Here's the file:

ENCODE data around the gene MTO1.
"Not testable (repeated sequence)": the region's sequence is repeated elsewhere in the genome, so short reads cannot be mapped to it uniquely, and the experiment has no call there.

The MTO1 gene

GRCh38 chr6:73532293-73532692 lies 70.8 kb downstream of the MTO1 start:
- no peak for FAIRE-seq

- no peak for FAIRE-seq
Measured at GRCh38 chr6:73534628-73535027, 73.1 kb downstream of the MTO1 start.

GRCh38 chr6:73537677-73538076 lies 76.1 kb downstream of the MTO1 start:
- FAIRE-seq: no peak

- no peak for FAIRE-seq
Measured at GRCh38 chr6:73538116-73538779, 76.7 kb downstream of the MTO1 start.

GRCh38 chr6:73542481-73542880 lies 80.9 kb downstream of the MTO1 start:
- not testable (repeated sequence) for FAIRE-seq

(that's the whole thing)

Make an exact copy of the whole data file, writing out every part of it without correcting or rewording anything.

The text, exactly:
ENCODE data around the gene MTO1.
"Not testable (repeated sequence)": the region's sequence is repeated elsewhere in the genome, so short reads cannot be mapped to it uniquely, and the experiment has no call there.

The MTO1 gene

GRCh38 chr6:73532293-73532692 lies 70.8 kb downstream of the MTO1 start:
- no peak for FAIRE-seq

- no peak for FAIRE-seq
Measured at GRCh38 chr6:73534628-73535027, 73.1 kb downstream of the MTO1 start.

GRCh38 chr6:73537677-73538076 lies 76.1 kb downstream of the MTO1 start:
- FAIRE-seq: no peak

- no peak for FAIRE-seq
Measured at GRCh38 chr6:73538116-73538779, 76.7 kb downstream of the MTO1 start.

GRCh38 chr6:73542481-73542880 lies 80.9 kb downstream of the MTO1 start:
- not testable (repeated sequence) for FAIRE-seq